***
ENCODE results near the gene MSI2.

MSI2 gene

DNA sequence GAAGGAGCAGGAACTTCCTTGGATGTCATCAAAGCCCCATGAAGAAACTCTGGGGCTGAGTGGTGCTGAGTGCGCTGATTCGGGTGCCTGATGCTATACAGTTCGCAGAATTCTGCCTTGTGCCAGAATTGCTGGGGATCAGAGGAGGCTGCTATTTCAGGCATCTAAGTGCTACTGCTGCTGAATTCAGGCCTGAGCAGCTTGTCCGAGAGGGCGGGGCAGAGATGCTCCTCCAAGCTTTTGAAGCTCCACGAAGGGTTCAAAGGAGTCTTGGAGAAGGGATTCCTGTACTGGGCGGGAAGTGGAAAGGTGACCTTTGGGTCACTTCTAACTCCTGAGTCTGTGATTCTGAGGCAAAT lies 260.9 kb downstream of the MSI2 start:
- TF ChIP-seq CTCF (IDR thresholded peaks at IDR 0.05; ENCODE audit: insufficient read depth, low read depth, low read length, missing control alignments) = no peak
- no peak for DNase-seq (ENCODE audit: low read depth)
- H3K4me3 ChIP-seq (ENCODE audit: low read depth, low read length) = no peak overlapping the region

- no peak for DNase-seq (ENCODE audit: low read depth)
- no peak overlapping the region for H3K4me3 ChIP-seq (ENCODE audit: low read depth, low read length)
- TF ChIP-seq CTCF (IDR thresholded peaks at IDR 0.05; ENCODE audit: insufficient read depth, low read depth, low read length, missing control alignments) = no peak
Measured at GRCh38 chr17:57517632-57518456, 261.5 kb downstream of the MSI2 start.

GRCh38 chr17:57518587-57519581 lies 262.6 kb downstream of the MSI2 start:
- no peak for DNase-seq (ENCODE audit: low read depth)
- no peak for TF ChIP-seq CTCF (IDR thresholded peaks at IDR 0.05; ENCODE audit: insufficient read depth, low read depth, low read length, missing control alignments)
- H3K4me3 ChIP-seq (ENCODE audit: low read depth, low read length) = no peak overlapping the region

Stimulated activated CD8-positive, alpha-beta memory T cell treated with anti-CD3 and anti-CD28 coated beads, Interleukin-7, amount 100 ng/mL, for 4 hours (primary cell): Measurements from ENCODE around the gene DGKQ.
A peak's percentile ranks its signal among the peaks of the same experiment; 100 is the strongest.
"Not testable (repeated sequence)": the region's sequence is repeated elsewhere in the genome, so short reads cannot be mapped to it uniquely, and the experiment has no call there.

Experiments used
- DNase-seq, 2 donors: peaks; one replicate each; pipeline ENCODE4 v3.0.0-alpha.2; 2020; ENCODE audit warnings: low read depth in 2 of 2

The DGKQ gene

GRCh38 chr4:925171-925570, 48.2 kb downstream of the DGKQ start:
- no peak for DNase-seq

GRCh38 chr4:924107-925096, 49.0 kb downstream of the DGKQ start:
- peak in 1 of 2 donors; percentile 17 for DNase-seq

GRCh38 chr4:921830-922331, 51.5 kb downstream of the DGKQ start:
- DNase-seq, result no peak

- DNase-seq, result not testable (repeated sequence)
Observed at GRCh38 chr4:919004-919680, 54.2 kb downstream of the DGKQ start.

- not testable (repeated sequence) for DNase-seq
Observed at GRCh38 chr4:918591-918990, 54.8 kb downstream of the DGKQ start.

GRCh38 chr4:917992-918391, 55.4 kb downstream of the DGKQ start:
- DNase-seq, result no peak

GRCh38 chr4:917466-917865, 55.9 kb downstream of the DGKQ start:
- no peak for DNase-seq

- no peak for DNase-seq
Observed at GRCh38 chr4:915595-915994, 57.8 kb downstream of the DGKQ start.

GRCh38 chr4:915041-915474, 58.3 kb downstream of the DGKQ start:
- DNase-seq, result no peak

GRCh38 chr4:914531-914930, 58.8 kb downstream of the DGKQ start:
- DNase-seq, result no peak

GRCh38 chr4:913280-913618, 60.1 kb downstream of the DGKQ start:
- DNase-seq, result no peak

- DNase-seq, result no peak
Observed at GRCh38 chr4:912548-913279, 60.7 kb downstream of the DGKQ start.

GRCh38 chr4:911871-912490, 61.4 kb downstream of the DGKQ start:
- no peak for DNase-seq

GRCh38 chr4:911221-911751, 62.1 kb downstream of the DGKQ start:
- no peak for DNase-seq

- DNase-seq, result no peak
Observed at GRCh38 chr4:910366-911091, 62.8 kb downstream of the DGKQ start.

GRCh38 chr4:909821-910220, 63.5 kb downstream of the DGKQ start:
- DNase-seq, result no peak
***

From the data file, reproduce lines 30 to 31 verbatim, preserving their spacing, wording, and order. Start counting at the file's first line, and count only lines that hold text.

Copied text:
Observed at GRCh38 chr4:918591-918990, 54.8 kb downstream of the DGKQ start.

GRCh38 chr4:917992-918391, 55.4 kb downstream of the DGKQ start: